139 New Cases of Deadly MERS Disease Reported to WHO

First Posted: Oct 19, 2013 10:43 AM EDT

The WHO announced the spread of deadly MERS-Cov (Middle East respiratory syndrome coronavirus) disease in Qatar.

About 139 cases of MERS-Cov have been detected worldwide with the help of lab confirmations since September 2012 and 60 deaths were reported to the WHO.

The WHO asked its member states to carry on analyzing and surveying for SARI (severe acute respiratory infections) and check for any unusual patterns. All the health centers are advised to be alert and careful about the issue. The health centers were also told about the value of systematic implementation of IPC (infection prevention and control).

 Any tourist who gets infected by SARI after visiting Middle East should be checked for MERS-CoV by the medics, as adviced by the current surveillance recommendations. Samples from the lower respiratory tracts of the patients should be analysed closely. If any traces of the disease will be found in the patients, they should be treated immediately.

Immunocompromised patients portraying unusual symptoms like diarrhoea, should be tested for the disease too.

WHO should be informed about any new cases of the disease, along with the details of possible exposure, which could have caused it. This would aid in preventing the disease from spreading further.

MERS is a communicable disease, no instances of this disease have been reported in the U.S. so far. But the Middle East seems to be affected the most by this illness. Above 800 people have been killed by this disease a decade ago.

A 61-year-old man was diagnosed with this fatal SARS-like disease on Oct. 11. His infection was confirmed by the reference laboratory of Public Health England. It was found that the man did not travel out of Qatar two weeks before he got infected and he was in contact with animals like camels, hens and sheep on his farm.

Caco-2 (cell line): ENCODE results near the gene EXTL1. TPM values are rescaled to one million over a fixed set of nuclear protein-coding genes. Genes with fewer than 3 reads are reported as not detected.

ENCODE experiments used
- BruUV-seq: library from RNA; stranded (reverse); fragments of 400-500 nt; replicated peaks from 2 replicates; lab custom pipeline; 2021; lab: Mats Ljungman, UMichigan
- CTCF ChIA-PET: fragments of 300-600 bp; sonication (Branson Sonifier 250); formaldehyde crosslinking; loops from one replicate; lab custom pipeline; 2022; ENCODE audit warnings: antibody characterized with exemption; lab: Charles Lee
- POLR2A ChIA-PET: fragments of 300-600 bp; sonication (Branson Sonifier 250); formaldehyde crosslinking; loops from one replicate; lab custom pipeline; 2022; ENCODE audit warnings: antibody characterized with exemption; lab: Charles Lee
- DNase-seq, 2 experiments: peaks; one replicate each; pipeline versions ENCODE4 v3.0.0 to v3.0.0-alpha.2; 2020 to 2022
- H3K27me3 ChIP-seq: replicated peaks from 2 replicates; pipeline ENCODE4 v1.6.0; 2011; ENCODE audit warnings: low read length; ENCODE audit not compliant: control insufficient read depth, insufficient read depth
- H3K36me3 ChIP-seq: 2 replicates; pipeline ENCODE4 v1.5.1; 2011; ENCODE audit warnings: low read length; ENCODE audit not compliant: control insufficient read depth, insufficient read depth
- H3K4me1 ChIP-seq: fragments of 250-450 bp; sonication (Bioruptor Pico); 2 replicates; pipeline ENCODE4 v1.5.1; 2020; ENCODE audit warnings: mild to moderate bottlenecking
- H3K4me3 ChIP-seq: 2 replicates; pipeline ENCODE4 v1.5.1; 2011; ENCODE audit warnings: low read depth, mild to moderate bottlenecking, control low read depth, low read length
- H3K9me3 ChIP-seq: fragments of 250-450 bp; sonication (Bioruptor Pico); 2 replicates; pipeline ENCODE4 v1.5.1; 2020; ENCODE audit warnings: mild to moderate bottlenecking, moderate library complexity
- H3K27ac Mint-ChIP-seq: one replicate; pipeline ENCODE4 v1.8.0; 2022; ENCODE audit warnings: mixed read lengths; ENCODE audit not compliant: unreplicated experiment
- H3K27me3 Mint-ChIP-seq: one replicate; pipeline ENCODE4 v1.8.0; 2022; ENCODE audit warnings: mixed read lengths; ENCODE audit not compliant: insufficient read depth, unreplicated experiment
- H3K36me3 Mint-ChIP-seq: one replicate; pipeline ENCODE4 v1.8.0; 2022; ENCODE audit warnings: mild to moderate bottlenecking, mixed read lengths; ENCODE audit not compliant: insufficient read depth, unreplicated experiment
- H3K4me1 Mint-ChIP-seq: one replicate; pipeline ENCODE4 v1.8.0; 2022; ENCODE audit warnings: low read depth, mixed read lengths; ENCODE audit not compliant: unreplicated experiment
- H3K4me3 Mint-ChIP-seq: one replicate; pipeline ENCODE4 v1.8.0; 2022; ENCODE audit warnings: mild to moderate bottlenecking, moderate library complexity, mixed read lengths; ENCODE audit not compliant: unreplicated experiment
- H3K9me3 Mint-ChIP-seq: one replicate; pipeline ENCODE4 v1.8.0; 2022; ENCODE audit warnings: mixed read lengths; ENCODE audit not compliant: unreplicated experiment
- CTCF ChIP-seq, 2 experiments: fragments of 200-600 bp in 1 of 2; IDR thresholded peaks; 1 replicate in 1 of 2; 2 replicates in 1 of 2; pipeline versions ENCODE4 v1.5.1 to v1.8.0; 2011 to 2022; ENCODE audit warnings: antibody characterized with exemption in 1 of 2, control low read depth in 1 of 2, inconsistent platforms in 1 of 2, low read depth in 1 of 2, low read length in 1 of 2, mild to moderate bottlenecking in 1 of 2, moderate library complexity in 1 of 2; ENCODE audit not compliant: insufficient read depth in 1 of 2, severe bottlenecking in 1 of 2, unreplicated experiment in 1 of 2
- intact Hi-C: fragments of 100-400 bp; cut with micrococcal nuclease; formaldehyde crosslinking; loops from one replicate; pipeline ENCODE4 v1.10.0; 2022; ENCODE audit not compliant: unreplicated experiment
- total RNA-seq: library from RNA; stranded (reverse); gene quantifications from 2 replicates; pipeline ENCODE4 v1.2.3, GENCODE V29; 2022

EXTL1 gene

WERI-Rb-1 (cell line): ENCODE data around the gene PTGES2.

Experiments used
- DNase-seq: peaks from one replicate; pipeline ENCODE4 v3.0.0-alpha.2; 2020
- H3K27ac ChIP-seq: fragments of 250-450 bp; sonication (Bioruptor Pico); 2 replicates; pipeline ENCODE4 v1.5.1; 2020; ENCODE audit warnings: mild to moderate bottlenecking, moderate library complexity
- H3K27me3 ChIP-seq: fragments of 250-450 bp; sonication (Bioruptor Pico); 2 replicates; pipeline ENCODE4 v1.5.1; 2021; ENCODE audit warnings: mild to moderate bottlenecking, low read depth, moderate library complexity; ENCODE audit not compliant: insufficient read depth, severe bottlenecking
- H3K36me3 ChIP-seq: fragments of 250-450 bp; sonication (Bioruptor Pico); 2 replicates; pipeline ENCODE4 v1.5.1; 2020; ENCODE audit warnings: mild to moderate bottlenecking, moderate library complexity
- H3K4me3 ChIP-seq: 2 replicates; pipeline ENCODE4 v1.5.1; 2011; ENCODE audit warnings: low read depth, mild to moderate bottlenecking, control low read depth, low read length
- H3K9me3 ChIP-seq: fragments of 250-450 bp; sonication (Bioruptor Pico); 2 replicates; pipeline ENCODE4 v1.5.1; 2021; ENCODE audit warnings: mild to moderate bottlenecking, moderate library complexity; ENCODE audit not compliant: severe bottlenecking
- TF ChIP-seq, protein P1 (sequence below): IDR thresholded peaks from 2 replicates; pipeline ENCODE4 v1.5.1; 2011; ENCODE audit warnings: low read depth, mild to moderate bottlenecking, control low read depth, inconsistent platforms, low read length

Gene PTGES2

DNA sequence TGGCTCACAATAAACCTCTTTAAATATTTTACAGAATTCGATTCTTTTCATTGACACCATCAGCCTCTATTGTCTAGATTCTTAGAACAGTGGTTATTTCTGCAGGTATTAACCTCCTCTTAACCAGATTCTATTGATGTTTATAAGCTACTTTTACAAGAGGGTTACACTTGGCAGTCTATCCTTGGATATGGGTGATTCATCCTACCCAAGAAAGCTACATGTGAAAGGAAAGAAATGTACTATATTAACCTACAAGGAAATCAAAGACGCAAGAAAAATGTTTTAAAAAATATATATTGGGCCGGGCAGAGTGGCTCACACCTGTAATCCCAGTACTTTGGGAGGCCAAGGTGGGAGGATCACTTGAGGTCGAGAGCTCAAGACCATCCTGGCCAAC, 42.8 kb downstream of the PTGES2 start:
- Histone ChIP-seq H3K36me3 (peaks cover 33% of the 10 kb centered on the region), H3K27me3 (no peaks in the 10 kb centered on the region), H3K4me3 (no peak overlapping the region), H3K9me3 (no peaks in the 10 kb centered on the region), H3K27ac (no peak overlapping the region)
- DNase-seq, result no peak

A group of scientists from across the world, including those from facilities in Spain, the Middle East , Germany, Chile and the Netherlands had carried out a research on farm animals like goats, sheep  and  camels. They suspect Arabian camels (camelus dromedarius) to be the carriers of the MERS virus, according to a report.

Another research conducted earlier this July pointed towards Muslim pilgrims to Mecca as the likely trigger of this grave disease globally.

"With millions of foreign pilgrims set to congregate in Mecca and Medina between Ramadan and the hajj, pilgrims could acquire and subsequently return to their home countries with MERS, either through direct exposure to the as-of-yet unidentified source or through contact with domestic pilgrims who may be infected," said Dr. Kamran Khan, an infectious disease physician from Toronto, according to a report.

There has been no cure to this ailment so far, scientists are still trying to invent a cure to combat this disease. WHO has imposed no restrictions on traveling or trading regarding this matter. The CDC advices people to wash their hands, take precautions to prevent respiratory illnesses and avoid contact with sick people while traveling in the Middle East.

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